They just cannot imagine the need and no amount of explaining will get them to acknowledge that there really is one, therefore its all about something unimportant like the philosophy of interfaces rather than an alternative method of enforcing a constructor contract in the setting of a generic type constraint.

The GPP is 100% right when he says "Just because you don't understand their needs doesn't mean you need to step in and try to change what you think they need. (Ever think they just MIGHT be smarter than you or know their needs better?)"

You sit here defending that behavior on the grounds that you also default to the position that you understand the questioners needs better than they do, and I know why.

You learned that you shouldnt pretend to have answers that you don't have... but you've not handled that knowledge correctly. The proper course of action is to acknowledge to yourself that you don't have the answer, rather than attempt to alter the question so that you do have the answer. When you try to alter the question, it stops being about you helping the questioner and starts being about you helping yourself look smarter.

Comment: Re: Is it still braindeadly single-threaded? (Score 1) 138

by Rockoon (#47420401) Attached to: Dwarf Fortress Gets Biggest Update In Years

So, any sane attempt to pathfind (say an A* search) is not embarrassingly parallel

Also true is that any sane attempt to calculate the color of a pixel is not embarrassingly parallel...

...never the less, GPU's prove that the problem being solved is indeed embarrassingly parallel.

Your problem is that you know just enough to fuck up the basics.

Comment: Re:yes but (Score 1) 301

by Rockoon (#47410753) Attached to: Wireless Contraception

So why can't the government make you pay for health care that you don't agree with?

The government doesnt have the right to do so. The fact that it sometimes (more and more frequently these days) does things that it doesnt have a right to do is not an excuse.

There is a process where the federal government can be granted new rights. This happens only when the States approve a modification to the constitution.

Comment: Re:yes but (Score -1, Troll) 301

by Rockoon (#47410697) Attached to: Wireless Contraception

"I'm not denying treatment, I'm denying payment."

Hobby Lobby denies neither, proving that you are one of those hyper-reactionary liberals that doesnt know what went down. The employees of Hobby Lobby continue to have the liberty to consume drugs such as Plan B. What they dont have is the liberty to force their employer to pay for their Plan B.

Lots of things arent part of an employees compensation package. Even such necessities as food and shelter, but somehow in the liberal mind Plan B is so much more important than food and shelter that employers must pay for it specifically.

Shows us where the liberal priorities lie... the murder of what they have unscientifically dehumanized is top priority. I guess if the liberty of the unborn human isnt important, than why should anybody elses liberty be important.

Comment: Re:Want to pay for behavior riskier than yours? (Score 2) 349

by Rockoon (#47410597) Attached to: Here Comes the Panopticon: Insurance Companies

On a related note, I wonder how many more accidents happen because of "safe" behavior done mindlessly than "risky" behavior done safely...

..or how many accident happen because "fuck it! I'm insured!"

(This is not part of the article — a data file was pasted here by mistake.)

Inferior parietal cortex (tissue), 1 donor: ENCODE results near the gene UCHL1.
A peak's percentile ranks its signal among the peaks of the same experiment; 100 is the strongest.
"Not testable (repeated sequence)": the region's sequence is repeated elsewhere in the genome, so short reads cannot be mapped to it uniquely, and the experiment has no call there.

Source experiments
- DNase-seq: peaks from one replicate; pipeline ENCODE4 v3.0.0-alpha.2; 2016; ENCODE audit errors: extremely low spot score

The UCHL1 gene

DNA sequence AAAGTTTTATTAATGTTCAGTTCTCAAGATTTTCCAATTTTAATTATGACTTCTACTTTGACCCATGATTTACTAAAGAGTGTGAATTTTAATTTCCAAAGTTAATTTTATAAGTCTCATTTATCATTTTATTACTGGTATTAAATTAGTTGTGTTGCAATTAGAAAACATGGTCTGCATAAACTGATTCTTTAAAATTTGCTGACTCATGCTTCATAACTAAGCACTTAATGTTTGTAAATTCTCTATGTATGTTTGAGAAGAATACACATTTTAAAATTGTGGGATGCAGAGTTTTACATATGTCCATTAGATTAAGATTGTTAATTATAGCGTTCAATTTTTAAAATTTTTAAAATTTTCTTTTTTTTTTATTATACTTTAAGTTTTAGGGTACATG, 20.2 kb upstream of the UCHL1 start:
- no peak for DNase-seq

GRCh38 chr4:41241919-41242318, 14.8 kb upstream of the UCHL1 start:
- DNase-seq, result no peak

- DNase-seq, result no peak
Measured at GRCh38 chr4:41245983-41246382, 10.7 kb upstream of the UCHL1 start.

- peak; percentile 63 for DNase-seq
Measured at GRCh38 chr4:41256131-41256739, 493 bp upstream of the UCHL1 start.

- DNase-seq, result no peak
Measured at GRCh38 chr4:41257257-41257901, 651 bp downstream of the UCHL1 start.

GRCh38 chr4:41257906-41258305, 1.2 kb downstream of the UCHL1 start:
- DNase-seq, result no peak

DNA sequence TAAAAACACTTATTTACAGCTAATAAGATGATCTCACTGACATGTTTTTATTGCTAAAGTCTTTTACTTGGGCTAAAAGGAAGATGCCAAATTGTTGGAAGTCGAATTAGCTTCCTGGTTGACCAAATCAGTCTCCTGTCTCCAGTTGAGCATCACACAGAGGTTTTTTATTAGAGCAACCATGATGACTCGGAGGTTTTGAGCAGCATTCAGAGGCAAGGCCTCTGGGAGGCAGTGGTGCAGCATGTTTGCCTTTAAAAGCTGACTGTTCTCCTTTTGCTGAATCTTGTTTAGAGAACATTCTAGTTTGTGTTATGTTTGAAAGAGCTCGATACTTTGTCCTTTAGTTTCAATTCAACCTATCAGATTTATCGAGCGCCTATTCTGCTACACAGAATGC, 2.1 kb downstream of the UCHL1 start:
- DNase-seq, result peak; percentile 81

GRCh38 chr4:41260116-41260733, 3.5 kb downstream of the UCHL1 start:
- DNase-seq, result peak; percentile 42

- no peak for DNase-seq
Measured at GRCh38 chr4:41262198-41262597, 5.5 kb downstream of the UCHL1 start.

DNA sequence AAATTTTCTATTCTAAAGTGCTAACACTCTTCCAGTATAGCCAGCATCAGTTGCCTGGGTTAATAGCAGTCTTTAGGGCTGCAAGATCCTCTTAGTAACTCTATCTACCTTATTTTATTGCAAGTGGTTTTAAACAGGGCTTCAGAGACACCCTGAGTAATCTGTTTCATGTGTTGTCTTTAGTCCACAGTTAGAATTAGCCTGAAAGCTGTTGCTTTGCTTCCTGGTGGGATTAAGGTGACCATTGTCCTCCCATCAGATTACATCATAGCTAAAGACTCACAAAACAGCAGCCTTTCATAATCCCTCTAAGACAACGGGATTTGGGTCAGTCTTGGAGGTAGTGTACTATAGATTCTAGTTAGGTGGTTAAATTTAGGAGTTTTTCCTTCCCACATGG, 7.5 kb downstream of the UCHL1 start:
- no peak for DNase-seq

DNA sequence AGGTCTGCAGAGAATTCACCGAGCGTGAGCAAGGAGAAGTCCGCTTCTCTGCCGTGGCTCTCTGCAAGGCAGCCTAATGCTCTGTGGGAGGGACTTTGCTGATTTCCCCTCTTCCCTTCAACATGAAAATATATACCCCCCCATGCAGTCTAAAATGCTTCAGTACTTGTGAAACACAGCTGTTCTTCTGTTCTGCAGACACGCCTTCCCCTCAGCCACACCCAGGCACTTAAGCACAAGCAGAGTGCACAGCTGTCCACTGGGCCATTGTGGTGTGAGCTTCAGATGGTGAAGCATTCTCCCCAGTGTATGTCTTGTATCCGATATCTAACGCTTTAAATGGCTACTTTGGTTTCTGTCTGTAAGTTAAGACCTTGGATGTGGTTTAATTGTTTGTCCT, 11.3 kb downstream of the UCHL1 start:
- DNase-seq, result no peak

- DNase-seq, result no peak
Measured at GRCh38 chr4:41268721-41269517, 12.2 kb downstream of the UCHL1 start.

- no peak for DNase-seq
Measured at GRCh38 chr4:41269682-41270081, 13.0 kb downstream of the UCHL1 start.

How many tailgaters would continue to tailgate if it was as simple as slamming on the breaks to ruin them financially...

Comment: Re:Magical Pixie Horse (Score 3, Informative) 349

by Rockoon (#47410563) Attached to: Here Comes the Panopticon: Insurance Companies
I think you are missing the forest for the trees.

There is no issue with risk pools being fine-grained. The issue is that low-risk (and even no-risk) things are included.

Are you at "risk" of a yearly physical?

The point of insurance is supposed to be that if something unlikely and expensive happens to you, that you arent out the cost of that unlikely and expensive thing. There is value in knowing that you will not have to sell or lose your house if something unlikely and expensive happens to you, enough value in it that a middle man can also profit. Its win-win in these cases.

Its not win-win when you have to pay that middle mans cut for non-risky things like that yearly physical. This is true when the middle man is an insurance company, but it is also true when that middle man is a government or some powerful government-corporate hybrid entity that can force you into giving them a cut.

In the case of auto-insurance, if you own your vehicle then you are only forced to get insurance for unlikely and expensive things, and only when those things can happen to other people while you are driving. Routine maintenance simply is not mandated because it used to be that people were smart enough to know what insurance was for and wouldn't let the government pull that sort of shit.

Comment: Re:Kind of like supermarket loyalty schemes (Score 2) 349

by Rockoon (#47410385) Attached to: Here Comes the Panopticon: Insurance Companies

Mandating insurance forces premiums _down_ because the pool of insured people becomes much bigger.

Thats not how it works.

Increasing the number of insured people is meaningless to the premiums needed unless the amount of risk associated with the "new" policies is as-a-matter-of-fact less than the amount of risk associated with the "old" policies. Now if thats true AND both "new" and "old" are in the same pool, only THEN would the cost of policies change.

What you have done is taken an argument from another situation (perhaps the liberal justification for getting everyone on health insurance), and then misapplied it to this one. The reason you misapplied it is because you never understood it to begin with.

Whats worse is even if you understood the argument, you probably still wouldnt understand the injustice of it (which is that less risky people are forced to subsidize more risky people if you force them into the same risk pool.)

Yeah.. I know.. understanding the money is hard, which is why you don't.

If you had better tools, you could more effectively demonstrate your total incompetence.